Panelists:> John Leonard, MD, New York-Presbyterian/Weill Cornell Center for Lymphoma and Myeloma; C. Ola Landgren, MD, Memorial Sloan Kettering Cancer Center; Alexander Perl, MD, Perelman School of Medicine, University of Pennsylvania; Anas Younes, MD, Memorial Sloan Kettering Cancer Center
John Leonard, MD: Now it’s time to move on to AML and Dr. Perl. Again, thank you for being here today.
Alexander Perl, MD: My pleasure.
John Leonard, MD: And I look at AML as a lymphoma doctor but certainly occasionally hearing about AML pain, there seems to be a lot happening. But I also see in some of the studies we’re going to talk about that 7 and 3 hasn’t gone away and people are still working on making it better. So, we’ll get into the details of this. But first, there are a few new agents that it seems like people need to know about. And I keep hearing about the concept of the IDH-1 inhibitor, and how we take that forward. This is a drug, ivosidenib, if I’m saying it correctly?
Alexander Perl, MD: Ivosidenib.
John Leonard, MD: Ivosidenib, thank you. And the net is that it seems like a very important and exciting new agent.
Alexander Perl, MD: And it falls right on the heels of enasidenib, which is the drug from the same company targeting IDH-2. There are 2 different IDH mutations in AML, IDH-1 and IDH-2, that create the same function, but you need different drugs to inhibit the enzyme itself. Enasidenib is the IDH-2 inhibitor and that’s actually FDA approved already. Ivosidenib is targeting IDH-1. And I have to say, if you look at these 2 in separate studies but with very similar patients, they look so similar it’s almost impossible to tell them apart. Enasidenib is a drug that they were able to dose escalate from very low doses to very high doses, from 100 mg all the way up to 1200 mg. They found no obvious dose-limiting toxicities along the way and picked a medium dose to move forward because they had a biomarker to say they were inhibiting the target of the drug and reducing this byproduct of IDH mutation called 2HG, and they did that with very low doses of the drug. They do not see an obvious drug-associated toxicity profile at this dose, but they do see a differentiation syndrome with this drug as they did see with enasidenib. It doesn’t happen in a lot of patients. Here, they saw it only in 11% of patients. But it still does happen, you still do need to look for it. And like APL differentiation syndrome, the patients can get quite sick from this and you need to recognize it and manage it to prevent that complication. But it looks very promising, and I know that this drug is poised to be submitted very soon to the FDA for review based on these data, so this is very exciting.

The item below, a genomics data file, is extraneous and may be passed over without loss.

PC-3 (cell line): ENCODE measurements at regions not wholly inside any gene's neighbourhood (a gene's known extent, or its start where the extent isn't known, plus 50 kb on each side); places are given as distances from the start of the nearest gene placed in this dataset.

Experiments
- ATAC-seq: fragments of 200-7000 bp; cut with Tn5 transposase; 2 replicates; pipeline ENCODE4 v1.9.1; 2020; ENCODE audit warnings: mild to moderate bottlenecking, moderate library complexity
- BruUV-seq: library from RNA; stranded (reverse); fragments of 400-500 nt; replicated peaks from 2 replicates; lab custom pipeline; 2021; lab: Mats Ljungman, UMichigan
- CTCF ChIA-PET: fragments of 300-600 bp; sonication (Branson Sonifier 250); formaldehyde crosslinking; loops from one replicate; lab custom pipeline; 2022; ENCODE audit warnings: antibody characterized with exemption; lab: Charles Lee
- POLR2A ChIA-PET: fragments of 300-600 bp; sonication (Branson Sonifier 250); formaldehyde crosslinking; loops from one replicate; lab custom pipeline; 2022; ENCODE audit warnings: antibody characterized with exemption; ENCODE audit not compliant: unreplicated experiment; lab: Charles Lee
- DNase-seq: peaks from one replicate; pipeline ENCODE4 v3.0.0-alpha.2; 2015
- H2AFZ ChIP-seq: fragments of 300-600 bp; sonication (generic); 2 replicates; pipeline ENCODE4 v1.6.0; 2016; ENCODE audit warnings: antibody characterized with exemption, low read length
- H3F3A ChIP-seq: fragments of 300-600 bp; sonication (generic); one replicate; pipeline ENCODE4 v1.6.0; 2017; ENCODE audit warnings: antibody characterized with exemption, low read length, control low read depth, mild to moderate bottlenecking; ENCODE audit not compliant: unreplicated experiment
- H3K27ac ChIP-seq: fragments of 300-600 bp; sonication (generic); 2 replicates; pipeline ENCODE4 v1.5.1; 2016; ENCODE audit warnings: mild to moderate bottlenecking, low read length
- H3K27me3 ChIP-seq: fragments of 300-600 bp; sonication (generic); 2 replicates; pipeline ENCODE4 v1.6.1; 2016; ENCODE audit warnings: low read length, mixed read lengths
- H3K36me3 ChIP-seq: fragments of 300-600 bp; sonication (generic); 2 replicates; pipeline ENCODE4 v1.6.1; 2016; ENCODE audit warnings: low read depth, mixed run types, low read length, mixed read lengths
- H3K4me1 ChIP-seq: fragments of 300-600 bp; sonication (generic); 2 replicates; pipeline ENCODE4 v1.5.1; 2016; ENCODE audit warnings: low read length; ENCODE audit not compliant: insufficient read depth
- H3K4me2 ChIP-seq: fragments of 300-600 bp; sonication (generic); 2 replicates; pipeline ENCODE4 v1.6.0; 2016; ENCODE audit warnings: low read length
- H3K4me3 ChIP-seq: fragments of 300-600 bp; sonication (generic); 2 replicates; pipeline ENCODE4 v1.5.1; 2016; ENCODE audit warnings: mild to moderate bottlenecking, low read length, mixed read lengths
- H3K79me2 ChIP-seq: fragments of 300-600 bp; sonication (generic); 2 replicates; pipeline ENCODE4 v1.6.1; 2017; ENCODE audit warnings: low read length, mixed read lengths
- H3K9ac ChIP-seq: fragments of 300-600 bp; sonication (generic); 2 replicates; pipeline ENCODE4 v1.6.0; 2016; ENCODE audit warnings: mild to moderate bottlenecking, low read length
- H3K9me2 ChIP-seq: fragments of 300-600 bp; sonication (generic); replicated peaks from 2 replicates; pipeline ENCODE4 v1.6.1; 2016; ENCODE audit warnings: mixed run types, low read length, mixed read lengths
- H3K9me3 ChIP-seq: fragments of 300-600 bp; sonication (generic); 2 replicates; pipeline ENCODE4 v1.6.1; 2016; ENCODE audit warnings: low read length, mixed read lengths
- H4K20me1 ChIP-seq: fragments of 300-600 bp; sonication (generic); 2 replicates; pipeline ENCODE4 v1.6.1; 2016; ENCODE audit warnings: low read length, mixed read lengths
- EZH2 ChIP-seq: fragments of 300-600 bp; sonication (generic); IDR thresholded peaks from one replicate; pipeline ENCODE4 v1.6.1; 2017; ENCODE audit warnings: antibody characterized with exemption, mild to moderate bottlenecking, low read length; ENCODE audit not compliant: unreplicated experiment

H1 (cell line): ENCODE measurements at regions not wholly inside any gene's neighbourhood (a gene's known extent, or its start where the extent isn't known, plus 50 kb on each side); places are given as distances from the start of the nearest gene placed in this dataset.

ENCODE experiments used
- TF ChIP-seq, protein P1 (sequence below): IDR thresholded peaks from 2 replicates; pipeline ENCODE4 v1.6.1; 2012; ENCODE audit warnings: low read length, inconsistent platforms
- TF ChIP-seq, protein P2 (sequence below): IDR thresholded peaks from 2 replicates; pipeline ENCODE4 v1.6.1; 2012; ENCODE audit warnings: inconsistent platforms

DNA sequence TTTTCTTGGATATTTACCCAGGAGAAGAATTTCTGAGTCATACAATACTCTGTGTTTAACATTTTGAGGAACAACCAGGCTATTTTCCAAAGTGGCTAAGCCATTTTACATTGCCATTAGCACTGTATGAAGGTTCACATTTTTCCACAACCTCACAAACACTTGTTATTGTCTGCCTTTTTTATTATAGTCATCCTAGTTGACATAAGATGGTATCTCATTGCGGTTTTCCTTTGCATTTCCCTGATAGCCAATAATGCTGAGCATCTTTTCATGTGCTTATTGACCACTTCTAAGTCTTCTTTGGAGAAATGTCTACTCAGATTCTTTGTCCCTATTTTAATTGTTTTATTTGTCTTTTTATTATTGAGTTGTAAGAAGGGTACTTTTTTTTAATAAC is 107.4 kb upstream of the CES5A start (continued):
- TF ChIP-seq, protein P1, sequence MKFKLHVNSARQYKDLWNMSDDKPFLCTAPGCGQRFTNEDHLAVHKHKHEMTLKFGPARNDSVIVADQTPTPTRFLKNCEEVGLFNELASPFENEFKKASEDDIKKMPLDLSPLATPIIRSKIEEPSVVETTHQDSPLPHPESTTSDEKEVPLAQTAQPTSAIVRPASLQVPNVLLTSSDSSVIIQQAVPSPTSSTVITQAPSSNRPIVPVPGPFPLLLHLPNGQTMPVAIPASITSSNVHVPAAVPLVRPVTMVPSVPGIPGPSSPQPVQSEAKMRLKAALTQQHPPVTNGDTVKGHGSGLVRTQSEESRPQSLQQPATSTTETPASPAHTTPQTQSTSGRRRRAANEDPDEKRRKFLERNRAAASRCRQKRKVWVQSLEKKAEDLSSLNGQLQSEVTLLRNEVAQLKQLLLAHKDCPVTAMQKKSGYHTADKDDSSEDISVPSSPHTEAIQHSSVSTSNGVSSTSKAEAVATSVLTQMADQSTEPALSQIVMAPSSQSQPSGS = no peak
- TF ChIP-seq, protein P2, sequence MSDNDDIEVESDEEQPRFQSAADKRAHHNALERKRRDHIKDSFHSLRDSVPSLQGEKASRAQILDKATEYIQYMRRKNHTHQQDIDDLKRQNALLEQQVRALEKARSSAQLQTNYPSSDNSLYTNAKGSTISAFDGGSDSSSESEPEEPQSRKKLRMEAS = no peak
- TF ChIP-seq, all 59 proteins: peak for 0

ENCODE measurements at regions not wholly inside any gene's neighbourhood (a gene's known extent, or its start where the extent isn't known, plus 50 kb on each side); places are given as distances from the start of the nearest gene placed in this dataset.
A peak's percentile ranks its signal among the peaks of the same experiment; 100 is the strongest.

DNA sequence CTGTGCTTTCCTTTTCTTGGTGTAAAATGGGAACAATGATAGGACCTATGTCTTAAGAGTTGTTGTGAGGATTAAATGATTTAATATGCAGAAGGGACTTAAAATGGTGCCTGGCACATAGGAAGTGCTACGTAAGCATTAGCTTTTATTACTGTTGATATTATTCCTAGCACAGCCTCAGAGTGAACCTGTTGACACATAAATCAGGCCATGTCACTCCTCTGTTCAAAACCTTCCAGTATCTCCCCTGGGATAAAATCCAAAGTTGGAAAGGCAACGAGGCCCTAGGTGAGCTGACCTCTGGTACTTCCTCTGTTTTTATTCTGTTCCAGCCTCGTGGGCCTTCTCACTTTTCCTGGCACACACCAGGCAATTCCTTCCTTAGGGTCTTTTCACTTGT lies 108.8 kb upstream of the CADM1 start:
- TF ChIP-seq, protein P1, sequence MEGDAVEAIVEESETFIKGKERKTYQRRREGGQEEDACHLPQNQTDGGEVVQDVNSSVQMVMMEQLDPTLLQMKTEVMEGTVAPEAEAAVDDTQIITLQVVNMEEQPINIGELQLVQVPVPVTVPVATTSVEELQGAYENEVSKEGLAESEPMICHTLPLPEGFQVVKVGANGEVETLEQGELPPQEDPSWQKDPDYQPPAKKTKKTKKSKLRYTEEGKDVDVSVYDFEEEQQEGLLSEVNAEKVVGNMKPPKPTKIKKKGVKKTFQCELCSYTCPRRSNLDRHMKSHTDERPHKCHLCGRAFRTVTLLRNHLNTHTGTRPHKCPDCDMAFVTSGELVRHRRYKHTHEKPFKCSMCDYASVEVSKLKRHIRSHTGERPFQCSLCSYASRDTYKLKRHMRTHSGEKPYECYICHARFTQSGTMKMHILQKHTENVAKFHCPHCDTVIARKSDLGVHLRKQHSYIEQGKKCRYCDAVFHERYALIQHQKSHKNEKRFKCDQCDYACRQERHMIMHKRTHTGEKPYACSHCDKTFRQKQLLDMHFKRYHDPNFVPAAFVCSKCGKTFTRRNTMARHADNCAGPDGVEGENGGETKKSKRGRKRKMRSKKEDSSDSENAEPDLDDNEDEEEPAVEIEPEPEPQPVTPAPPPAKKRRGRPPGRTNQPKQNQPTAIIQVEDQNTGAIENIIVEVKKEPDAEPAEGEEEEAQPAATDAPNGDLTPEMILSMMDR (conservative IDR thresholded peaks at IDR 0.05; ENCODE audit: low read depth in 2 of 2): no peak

John Leonard, MD: So, our group has been involved in the studies. I know the Memorial Sloan Kettering Cancer Center Group clearly has also been very involved in this category of drugs. I’ve heard about some pretty impressive responses. I’ve also heard of some that were relatively short-lived. So, it sounds like there’s more work to do. Where do you think this is going?
Alexander Perl, MD: I think one of the exciting and interesting things about AML, and one of the hard things about it, is that it’s a really heterogenous disease. And 1 mutation means you have a target, but it doesn’t mean that if you use the drug, it will always get you the same response. And that’s because these mutations fall in a background of multiple mutations. I think it’s really that combination which opens up the door for, can we target more than 1 mutation with more than 1 drug? And I think that’s the next thing that we’re going to do in the field.
John Leonard, MD: Great. So, the next study is by Wang and colleagues that we wanted to touch on. And this is a study that took older patients with AML, and uses as a backbone, the lower dose ara-C approach that I think people have been using for a while. But now adding in venetoclax, a BCL2 inhibitor, to this approach, the data were fairly interesting. What are your thoughts on this trial?
Alexander Perl, MD: There are actually a few studies of venetoclax added to low intensity chemotherapy. This one looks at low dose ara-C, and last year, there were presentations of venetoclax with hypomethylating agents. The data, again, are very similar. It looks like the addition of venetoclax to that background of low-intensity chemotherapy dramatically increases the response rate. And what’s interesting about this abstract is not really the response rate, which you can do by adding more agents to low-dose ara-C, but the durability of the response is much more important. There have been many drugs added to low-dose ara-C that have had better response rates but no improvement in survival. We can think of clofarabine, we can think of volasertib, we can think of gemtuzumab ozogamicin, and none of those drugs won out in phase III comparisons. This looks very promising because the 1-year survivals actually look very, very good. The median survival on this study is about 11 months. I believe 46% of patients were alive at a year. And those numbers look about twice as good as what you would expect for low-dose ara-C alone.
John Leonard, MD: So, where do you think this is going to fit in relative to the hypomethylating agents, which can also be used in this group of patients?
Alexander Perl, MD: I think the hard thing is many of these patients who get to AML have already seen a hypomethylating agent for their MDS and then develop AML. What’s notable here is a significant proportion of these patients have had prior hypomethylating agents and still responded, which is hard to do with 7 and 3. So, that’s actually quite interesting and some people have even posed the question of, should we be testing regimens like this against a comparator arm with 7 and 3 rather than a comparative arm of low-dose ara-C, which I’m not sure we’re quite ready for but I think that is potentially a question we can move towards.